Consumption Perception in Turkey within the Context of Globalization
The phenomenon of consumption is located at the heart of capitalist development. The consumption’s multidimensionality and its effects on capitalism’s sustainability increase the importance of “consumption perception.” Within this context, the consumption is a phenomenon, which undergoes change historically. The projections of social structure changing throughout the development of capitalism also show themselves in the consumption arena. Nowadays, Marx’s “alienation” concept has expanded to include the consumption arena.
Turkey went into an articulation effort to the globalisation process in the 1980s. The effects of change in the economic policy, which was brought to agenda together with the 24th January Decisions, reflected on the social arena and played an important role in the development of “consumerism” as a culture. The fact that half of Turkey’s population is under the age of 28.8 is a factor that has speeded up this development.
This study aims to assess the consumption perception changing in the phase of globalisation within the case of Turkey. Within this context, globalisation and consumption interactions in sustainability of capitalism are included in the first part. In the second part, approaches in regards to what phenomenon of consumption means today will be presented. In the last part, the questionnaire study carried out in order to determine the consumption perception will be assessed by evaluating Turkey’s economic and social structure having changed after 1980 will be evaluated.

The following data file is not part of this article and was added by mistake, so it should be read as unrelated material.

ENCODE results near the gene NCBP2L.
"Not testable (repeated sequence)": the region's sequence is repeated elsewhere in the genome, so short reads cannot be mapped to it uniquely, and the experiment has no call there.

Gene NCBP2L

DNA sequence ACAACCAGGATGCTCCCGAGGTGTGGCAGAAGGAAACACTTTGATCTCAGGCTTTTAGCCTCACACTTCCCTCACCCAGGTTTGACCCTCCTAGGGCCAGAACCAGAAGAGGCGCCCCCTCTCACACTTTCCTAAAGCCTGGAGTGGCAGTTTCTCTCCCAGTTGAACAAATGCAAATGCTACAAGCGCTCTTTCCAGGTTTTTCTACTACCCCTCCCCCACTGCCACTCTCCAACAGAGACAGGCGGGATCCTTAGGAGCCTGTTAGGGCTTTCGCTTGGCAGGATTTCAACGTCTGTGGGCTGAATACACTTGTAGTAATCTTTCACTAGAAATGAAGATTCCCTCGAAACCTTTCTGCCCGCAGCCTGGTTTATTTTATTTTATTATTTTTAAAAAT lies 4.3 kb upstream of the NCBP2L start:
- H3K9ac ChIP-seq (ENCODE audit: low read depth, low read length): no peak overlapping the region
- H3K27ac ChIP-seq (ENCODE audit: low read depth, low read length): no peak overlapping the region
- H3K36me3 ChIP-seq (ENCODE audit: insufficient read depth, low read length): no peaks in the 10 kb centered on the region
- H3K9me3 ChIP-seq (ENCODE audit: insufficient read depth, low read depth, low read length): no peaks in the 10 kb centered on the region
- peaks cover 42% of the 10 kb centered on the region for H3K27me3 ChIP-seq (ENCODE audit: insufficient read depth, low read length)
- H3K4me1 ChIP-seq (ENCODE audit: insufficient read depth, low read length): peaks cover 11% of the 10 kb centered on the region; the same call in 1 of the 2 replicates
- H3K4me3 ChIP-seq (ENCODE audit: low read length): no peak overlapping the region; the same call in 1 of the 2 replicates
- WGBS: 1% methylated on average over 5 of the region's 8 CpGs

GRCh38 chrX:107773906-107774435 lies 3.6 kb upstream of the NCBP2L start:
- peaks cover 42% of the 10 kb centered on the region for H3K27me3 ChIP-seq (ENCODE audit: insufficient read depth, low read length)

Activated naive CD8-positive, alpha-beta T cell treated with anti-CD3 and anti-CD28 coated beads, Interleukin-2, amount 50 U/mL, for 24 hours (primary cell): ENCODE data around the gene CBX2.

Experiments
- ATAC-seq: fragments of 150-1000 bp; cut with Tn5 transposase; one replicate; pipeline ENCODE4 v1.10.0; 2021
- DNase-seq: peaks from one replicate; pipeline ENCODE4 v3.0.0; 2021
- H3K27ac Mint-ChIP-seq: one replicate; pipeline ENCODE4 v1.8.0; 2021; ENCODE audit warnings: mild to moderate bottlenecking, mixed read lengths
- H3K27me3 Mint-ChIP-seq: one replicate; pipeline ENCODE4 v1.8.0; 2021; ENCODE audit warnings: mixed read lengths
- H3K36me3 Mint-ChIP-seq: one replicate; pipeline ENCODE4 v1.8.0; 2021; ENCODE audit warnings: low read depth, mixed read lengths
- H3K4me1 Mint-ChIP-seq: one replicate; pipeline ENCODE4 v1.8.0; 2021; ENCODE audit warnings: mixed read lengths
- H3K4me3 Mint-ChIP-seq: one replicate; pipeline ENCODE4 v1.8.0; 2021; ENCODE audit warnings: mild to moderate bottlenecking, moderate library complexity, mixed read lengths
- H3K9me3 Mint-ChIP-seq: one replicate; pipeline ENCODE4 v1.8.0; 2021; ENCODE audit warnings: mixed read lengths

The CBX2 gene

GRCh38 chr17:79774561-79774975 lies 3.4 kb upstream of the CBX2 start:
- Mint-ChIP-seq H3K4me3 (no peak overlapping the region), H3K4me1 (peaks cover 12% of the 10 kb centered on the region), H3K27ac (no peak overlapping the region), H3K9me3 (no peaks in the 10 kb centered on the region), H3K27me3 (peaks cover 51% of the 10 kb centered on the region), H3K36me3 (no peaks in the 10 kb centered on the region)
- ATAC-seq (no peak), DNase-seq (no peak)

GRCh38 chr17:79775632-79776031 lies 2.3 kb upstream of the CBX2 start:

Reflexivity in a Globalised Society
Claudia Megele, A Sense Of Self, Charity Organisation, UK.
This paper addresses the nexus between individual and social reflexivity of risk society and the processes of individualisation, fragmentation and polarisation in post-modernity and suggest that these are complementary and self-reinforcing processes whose negative effects are accentuated by hyper-reality. I argue that hyper-reality has created a dissonance between our conceptions, perceptions and lived experiences exacerbated by short sighted government/social policy founded on commodification and Mc-Donaldisation of life and social-politics within the logic of a ‘free market economy’.
I attribute the rampant ‘reactivity’ rather than ‘reflectivity/reflexivity’ in the age of ‘reflexive modernity’ to the need for incessant enchantment mandated by a culture of consumption, suggesting that we must adopt a ‘positive relativity’ and a ‘positive risk-strategy’ to harness the enormous potential of new opportunities offered by post-modernity, within the context of risk society, through a redefinition of societal and individual roles and responsibilities based on ‘spontaneous moral impulses’ founded on ‘individual responsibility for the other’, and a re-conceptualisation of the balance between structure and agency founded on dynamic reflexivity that leads to an enhancement of ‘life-politics’.
Renewing Politics and Civil Society
Bauman and the Radicalisation of the Citizen’s Basic Income Debate
Ian Orton, International Social Security Agency, Geneva, SWITZERLAND
The Citizen’s Basic Income [CBI] is a proposal of an economic right, which would be administered as a guaranteed universal and unconditional cash transfer. Many consider it to be a visionary and emancipatory proposal that could radically reconfigure the human condition. In recent years the proposal has advanced rapidly up the political agenda and it is now supported by a number of UN institutions, and its logic currently informs a number of middle-income countries’ social development programmes. Bauman has also backed the proposal (see: In Search of Politics) as a means for rejuvenating the polity and removing insecurity from our lives. This paper will critically evaluate his strategy for operationalising the proposal. His argument explores the tension between various means of advancing the proposal (i.e. a position of instantaneity/immediacy versus varying velocities of gradualism/piecemeal approaches). This has ramifications for the CBI movement itself and wider questions of political change.